MLB Draft Profile: Jordan Wicks

MLB Draft Profile: Jordan Wicks

by May 9, 2021 3 comments

We could see as many as 20 pitchers go in the first round of the MLB amateur draft in July. Jordan Wicks will most certainly be the first left-hander taken. He is also going to be the first pitcher ever out of Kansas State to be selected in the first three rounds. Let’s take a look at the Wildcat.

Make sure to check out all of our other MLB Draft Profiles.

Jordan Wicks, LHP, Kansas State

Height: 6’3″
Weight: 220 lbs.
Age: 21
Bats: Left
Throws: Left
2019: 6-3, 3.61 ERA, 86 Ks in 84.2 IP
2020: 5-0, 0.39 ERA, 55 Ks in 46 IP (NCAA & Summer)
2021: 5-2, 3.48 ERA, 96 Ks in 72.1 IP

Scouting Grades

Fastball: 55
Slider: 45
Curveball: 50
Changeup: 70
Control: 55
Overall: 55

Jordan Wicks was a polished pitcher starting in his freshman year at Kansas State. That season he had a seven percent walk rate and struck out just over a batter per inning. For his performance, he was named the Freshman of the Year in the Big 12. He’s gotten even better since then and it would be shocking to me if he falls out of the top 20 picks.


Let’s go right to the changeup. It is the best one in the draft and may be the best pitch in the draft overall. Wicks has incredible feel for it and spins it at a sub-1,600 rpm. What also makes this a devastating pitch is that Wicks mirrors his two-seam fastball well. Out of his hand, the pitch has the same look as his fastball with similar seam rotation. Wicks also uses the same arm slot and arm speed. That combination, along with the fact that his changeup basically hits a wall when it gets to the plate, makes it nearly impossible for a hitter to differentiate the two-seamer from the change.

Aside from his two-seam fastball which has some sink to it, Wicks has a four-seamer. He throws it at the top of the zone with very good ride sitting at 90-93 mph and can hit 95. The big lefty commands both of his fastballs and his changeup very well and will throw them in any count. He has a high baseball IQ and understands how to pitch. The Wildcat ace has plenty of experience over the past three years. Between college and a year in Rockford over the summer, Wicks started 35 games. He’s thrown 203 innings with a 2.84 ERA, 21.4 percent K-BB rate, and has only allowed 14 home runs.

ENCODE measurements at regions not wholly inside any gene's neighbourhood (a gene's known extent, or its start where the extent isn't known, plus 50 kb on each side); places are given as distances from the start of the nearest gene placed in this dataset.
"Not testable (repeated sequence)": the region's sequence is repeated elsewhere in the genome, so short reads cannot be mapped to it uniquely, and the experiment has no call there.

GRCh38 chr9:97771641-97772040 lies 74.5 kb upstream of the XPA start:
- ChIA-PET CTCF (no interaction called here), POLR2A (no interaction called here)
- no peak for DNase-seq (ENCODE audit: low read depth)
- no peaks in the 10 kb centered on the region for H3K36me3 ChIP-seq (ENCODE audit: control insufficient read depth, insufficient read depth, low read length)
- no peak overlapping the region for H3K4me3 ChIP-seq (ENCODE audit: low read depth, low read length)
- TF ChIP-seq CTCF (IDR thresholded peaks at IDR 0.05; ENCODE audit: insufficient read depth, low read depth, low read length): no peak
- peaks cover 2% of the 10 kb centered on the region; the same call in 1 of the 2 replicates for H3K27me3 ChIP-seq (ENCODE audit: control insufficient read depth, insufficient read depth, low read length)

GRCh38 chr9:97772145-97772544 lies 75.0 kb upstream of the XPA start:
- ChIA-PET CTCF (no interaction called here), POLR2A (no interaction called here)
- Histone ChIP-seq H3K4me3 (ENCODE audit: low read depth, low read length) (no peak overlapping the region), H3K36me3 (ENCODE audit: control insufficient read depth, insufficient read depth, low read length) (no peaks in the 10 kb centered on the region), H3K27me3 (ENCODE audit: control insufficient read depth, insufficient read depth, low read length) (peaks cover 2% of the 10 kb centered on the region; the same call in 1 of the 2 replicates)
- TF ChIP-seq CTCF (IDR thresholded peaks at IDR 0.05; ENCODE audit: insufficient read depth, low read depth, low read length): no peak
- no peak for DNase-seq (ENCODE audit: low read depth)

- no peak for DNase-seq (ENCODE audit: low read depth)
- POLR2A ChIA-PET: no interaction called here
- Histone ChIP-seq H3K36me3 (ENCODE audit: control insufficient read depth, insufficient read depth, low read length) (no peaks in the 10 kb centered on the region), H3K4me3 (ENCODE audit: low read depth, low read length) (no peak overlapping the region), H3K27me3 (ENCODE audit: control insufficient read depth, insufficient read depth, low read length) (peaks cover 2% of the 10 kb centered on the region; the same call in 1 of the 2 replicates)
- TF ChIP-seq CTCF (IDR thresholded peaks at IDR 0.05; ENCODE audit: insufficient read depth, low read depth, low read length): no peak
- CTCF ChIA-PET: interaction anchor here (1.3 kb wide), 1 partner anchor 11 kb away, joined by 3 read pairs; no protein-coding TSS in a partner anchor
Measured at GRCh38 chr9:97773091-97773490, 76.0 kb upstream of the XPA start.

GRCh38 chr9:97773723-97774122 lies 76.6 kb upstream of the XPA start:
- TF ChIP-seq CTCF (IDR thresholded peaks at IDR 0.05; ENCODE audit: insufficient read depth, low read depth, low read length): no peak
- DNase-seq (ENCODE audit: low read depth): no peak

His delivery is smooth and he tunnels his pitches well. Wicks has excellent leg drive and his follow-through is solid, bending his back and limiting the recoil on his shoulder. Along with his 6-foot-3 frame, he projects to be a workhorse for years to come.


His slider and curveball are both works in progress. Right now, his curve is more of a show-me pitch. It has a long loop to it and Wicks is working on spinning it more and having more of a feel for Uncle Charlie as he tightens it up. The slider is very cutter-ish right now as well. Although he has started to throw it a bit harder at around 85 mph, it doesn’t have as much sweep as it does sharp bite into righties. If he can bring either one of these pitches to above-average, the kid from Kansas State could be an ace in the majors.

Pro Comparison: Hyun Jin Ryu

The pitch mix for Ryu and Wicks is similar. The Toronto ace relies mostly on his changeup, cutter, and fastball. Wicks has a similar mix and if he can turn his slider into a cutter hybrid, he will have success. The Kansas State southpaw could be even better than Ryu which is saying a lot considering The Blue Jay lefty has a career 2.97 ERA in over 800 major league innings.

Draft Projection: Round 1, Pick 14, San Francisco Giants

The Giants minor league system is weak when it comes to pitching, especially at the upper levels. Wicks would be their top pitcher on the farm from day one. San Francisco also likes their lefties as their top two pitchers right now, Seth Corry and Kyle Harrison, are both southpaws. It wouldn’t surprise me if Wicks went top 10 to the Los Angeles Angels at 9 or the New York Mets at 10 but there are other pitchers who project well and blow up the radar gun. While Wicks doesn’t, he is the most advanced pitcher in the draft not named Jack Leiter, and even that is arguable.

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